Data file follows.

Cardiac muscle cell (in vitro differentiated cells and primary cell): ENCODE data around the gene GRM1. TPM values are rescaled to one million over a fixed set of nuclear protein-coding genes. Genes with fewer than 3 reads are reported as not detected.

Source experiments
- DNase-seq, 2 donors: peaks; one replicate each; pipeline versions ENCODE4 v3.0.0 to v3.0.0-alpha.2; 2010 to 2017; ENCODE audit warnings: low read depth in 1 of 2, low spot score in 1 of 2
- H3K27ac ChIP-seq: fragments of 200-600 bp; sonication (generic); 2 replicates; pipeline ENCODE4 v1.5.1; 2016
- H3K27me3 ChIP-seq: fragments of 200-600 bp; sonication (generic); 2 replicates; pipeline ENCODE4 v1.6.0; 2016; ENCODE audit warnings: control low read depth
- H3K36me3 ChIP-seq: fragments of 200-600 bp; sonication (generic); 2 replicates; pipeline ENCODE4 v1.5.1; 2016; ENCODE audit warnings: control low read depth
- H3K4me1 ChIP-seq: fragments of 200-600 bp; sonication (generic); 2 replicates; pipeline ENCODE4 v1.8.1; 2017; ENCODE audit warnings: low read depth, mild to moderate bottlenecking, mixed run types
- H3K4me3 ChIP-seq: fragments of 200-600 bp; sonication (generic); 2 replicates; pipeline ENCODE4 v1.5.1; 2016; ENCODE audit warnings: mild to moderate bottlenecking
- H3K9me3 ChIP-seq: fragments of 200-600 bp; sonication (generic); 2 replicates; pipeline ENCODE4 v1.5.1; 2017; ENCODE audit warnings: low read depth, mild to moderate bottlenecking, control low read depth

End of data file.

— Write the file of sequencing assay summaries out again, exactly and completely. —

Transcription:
Cardiac muscle cell (in vitro differentiated cells and primary cell): ENCODE data around the gene GRM1. TPM values are rescaled to one million over a fixed set of nuclear protein-coding genes. Genes with fewer than 3 reads are reported as not detected.

Source experiments
- DNase-seq, 2 donors: peaks; one replicate each; pipeline versions ENCODE4 v3.0.0 to v3.0.0-alpha.2; 2010 to 2017; ENCODE audit warnings: low read depth in 1 of 2, low spot score in 1 of 2
- H3K27ac ChIP-seq: fragments of 200-600 bp; sonication (generic); 2 replicates; pipeline ENCODE4 v1.5.1; 2016
- H3K27me3 ChIP-seq: fragments of 200-600 bp; sonication (generic); 2 replicates; pipeline ENCODE4 v1.6.0; 2016; ENCODE audit warnings: control low read depth
- H3K36me3 ChIP-seq: fragments of 200-600 bp; sonication (generic); 2 replicates; pipeline ENCODE4 v1.5.1; 2016; ENCODE audit warnings: control low read depth
- H3K4me1 ChIP-seq: fragments of 200-600 bp; sonication (generic); 2 replicates; pipeline ENCODE4 v1.8.1; 2017; ENCODE audit warnings: low read depth, mild to moderate bottlenecking, mixed run types
- H3K4me3 ChIP-seq: fragments of 200-600 bp; sonication (generic); 2 replicates; pipeline ENCODE4 v1.5.1; 2016; ENCODE audit warnings: mild to moderate bottlenecking
- H3K9me3 ChIP-seq: fragments of 200-600 bp; sonication (generic); 2 replicates; pipeline ENCODE4 v1.5.1; 2017; ENCODE audit warnings: low read depth, mild to moderate bottlenecking, control low read depth